Feb. 26th, 2008

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Thanks to [livejournal.com profile] sandypawozbun for alerting me to the insidious evil the SCA has become!
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(Partly, I think, suggested by a passage in Oliver Sacks' Uncle Tungsten in which he discusses music and the periodic table.)

I know several of my artistic friends are tired of hearing lines like "You're so lucky to have that talent!" when a big part of their 'talent' comes not from luck but years of hard work.

For most media, that's the nature of art - people won't see the hard-earned technique unless they actively look for it, but the creative aspect is there for all to perceive. You can look at a Renoir and enjoy it without knowing a thing about Renoir's painting technique; you can listen to Beethoven's Ninth Symphony and feel its beauty and vibrancy without the faintest idea of how to read music, much less how to score for an entire orchestra.

Beethoven, of course, was deaf.

By the time the Ninth was finally performed, he was so utterly deaf that he was still attempting to conduct it several bars after the orchestra had finished, and he had to be turned around to see that the audience were applauding. For him, I presume, technique was the only medium through which he could know what he was writing, and hear it, if not with his ears, then at least in his mind.

Mathematics is a little like that. At first, the technique relates to things that we can perceive directly - we can lay out apples in a square, two by two, and see that two-squared is four; with a little bit of balancing, we can sit another layer of apples on top of the first four and see that two-cubed is eight. This is something comparable, perhaps, to playing a few notes on a scale and hearing what they sound like.

But take it a little further - what about two-to-the-fourth? - and we can't see it any more. We can still build physical analogies of one sort or another (imagine a second apple inside each apple, perhaps?) but they swiftly become so complicated or so bizarre that we can no longer visualise them in a way that lets us grasp the work we're trying to do; we have to build it inside our heads, a strange sort of shape beyond anything our physical senses can capture.

For the last six months, I've been working on a multi-stage sampling project, immersed in the mathematics that involves; I wish I could describe how that feels inside my head. It's a little like a telescope, with four or five stages that fold into one another; it's a little like an orrery, with a cloud of tiny satellites - each of them, viewed from a certain angle, represents a person - orbiting a swarm of invisible moonlets, which in turn orbit moons, each captive to a planet, each planet captive to the invisible sun at the heart of the system. But it's not really any of these things; trying to describe these structures in terms of things we can see is like trying to turn paintings into music.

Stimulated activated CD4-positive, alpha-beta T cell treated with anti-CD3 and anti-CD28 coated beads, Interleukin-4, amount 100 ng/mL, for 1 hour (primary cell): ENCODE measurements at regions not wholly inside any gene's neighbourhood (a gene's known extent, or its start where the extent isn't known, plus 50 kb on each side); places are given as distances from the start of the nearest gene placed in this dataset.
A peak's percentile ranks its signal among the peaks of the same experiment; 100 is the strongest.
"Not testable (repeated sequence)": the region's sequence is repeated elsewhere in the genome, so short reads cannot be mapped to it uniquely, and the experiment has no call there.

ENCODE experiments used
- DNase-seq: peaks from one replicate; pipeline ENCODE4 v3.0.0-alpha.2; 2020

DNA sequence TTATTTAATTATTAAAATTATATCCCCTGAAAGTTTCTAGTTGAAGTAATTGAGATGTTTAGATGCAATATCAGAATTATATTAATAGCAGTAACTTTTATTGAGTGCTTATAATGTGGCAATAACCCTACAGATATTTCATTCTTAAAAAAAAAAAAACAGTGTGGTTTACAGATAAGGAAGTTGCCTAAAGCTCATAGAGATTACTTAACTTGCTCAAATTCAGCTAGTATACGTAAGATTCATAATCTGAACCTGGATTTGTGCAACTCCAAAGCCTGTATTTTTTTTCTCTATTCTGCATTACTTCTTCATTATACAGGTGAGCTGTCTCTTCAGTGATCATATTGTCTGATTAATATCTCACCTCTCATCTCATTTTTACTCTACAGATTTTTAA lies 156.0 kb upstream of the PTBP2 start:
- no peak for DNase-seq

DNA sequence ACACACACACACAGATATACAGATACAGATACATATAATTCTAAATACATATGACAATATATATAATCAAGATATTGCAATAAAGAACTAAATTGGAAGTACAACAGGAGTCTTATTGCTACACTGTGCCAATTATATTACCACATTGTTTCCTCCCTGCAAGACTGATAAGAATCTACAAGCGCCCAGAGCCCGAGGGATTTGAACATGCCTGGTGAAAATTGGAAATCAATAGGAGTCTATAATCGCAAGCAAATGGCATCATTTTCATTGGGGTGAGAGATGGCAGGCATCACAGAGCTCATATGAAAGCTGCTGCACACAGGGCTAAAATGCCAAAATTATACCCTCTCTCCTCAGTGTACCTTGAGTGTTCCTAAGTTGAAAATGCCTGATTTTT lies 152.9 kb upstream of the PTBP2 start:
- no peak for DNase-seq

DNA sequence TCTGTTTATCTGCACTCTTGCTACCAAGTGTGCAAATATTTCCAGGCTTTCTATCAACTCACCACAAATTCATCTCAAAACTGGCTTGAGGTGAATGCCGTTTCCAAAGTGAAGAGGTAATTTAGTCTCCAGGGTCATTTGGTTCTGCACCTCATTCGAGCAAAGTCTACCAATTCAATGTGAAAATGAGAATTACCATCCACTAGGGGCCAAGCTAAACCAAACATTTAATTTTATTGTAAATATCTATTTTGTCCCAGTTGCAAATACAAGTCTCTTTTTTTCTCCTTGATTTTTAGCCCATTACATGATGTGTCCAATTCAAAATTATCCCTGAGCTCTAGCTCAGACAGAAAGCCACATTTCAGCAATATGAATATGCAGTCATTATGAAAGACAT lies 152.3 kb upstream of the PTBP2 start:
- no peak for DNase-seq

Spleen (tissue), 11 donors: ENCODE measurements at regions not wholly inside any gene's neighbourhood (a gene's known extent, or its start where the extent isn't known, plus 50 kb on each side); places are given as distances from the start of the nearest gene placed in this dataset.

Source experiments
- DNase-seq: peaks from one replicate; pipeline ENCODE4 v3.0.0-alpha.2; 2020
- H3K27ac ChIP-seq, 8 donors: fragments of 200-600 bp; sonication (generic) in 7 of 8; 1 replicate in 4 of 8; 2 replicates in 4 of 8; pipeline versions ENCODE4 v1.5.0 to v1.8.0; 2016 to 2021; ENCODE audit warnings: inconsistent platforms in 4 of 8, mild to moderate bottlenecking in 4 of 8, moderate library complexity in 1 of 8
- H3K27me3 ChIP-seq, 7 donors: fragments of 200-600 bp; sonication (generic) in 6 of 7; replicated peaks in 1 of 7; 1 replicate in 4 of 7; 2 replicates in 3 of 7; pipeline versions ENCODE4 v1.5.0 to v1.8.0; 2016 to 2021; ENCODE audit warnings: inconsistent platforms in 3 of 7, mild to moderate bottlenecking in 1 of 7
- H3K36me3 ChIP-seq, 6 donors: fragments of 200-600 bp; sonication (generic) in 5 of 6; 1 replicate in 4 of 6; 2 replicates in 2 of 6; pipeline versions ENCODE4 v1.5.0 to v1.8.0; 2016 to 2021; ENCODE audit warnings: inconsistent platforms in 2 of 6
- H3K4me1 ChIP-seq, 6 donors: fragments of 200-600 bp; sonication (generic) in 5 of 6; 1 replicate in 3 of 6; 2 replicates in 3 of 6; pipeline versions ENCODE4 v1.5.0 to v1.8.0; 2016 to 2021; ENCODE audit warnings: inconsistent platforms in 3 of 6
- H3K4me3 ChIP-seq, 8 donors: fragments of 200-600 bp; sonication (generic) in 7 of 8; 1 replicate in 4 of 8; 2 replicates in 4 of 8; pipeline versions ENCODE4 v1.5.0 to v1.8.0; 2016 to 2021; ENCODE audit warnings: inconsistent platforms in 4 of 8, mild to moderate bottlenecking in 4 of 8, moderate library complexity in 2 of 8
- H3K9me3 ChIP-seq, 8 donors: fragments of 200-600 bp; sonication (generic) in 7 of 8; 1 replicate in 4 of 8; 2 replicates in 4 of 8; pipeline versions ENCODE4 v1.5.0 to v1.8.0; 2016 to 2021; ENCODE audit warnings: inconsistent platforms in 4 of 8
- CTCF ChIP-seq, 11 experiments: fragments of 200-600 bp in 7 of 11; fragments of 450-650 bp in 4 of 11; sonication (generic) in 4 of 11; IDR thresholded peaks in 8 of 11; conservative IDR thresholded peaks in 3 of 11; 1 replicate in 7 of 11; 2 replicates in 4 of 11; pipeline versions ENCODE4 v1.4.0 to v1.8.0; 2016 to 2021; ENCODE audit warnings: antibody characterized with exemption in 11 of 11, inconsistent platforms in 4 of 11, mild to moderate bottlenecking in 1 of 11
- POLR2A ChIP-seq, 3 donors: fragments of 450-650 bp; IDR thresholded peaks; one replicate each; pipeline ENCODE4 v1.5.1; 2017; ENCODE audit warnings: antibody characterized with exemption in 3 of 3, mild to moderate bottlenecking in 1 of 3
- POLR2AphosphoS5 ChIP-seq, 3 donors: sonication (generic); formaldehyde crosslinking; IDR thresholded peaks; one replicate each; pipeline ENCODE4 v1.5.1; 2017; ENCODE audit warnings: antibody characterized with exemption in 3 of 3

So the only way I can share that with anybody else if if they've learned the relevant technique - and even then, they'll need to spend some time staring at the dry equations in order to go from 'notes' to 'music'. I suspect this is part of the problem: most people never get enough exposure to the technique that they're able to get past it to see what it represents. It's like staring at a Pointillist painting, and seeing only a sea of coloured dots.

To get very far with mathematics, you need to reach that level of comfort with the underlying technique, internalise it and practice to the point where you can forget it. I can learn how to press a key on a piano and produce a note of whatever pitch and volume I want, but that isn't enough to make me a musician**; knowing the rules of logic is vital as a first step in mathematics, but it doesn't take me very far on the road to doing what I want in the medium. A musician can listen to music they've never heard before, and guess what the next notes will be; there are similar instincts at work when I'm doing my job. Logic tells me what steps I can and can't take, but instinct guides me in choosing which of those countless possibilities will get me closer to where I want to be. It is a creative process in its own fashion, and knowing where that process will begin and end doesn't detract from that creativity, any more than painting loses its creativity when you're looking at a model.

Not, of course, that the distinction between 'technique' and 'creation' is sharply drawn. In mathematics especially, yesterday's creation is tomorrow's technique - and sometimes technique, picked apart and re-evaluated a la Godel etc, becomes creation again.


*Mind you, a good knowledge of technique almost always increases the ability to appreciate art - it's just that you can get a long way even without it.
**Sadly, I had almost ten years of piano lessons without ever really figuring out that there was more to music than pushing the keys in the right way at the right time.

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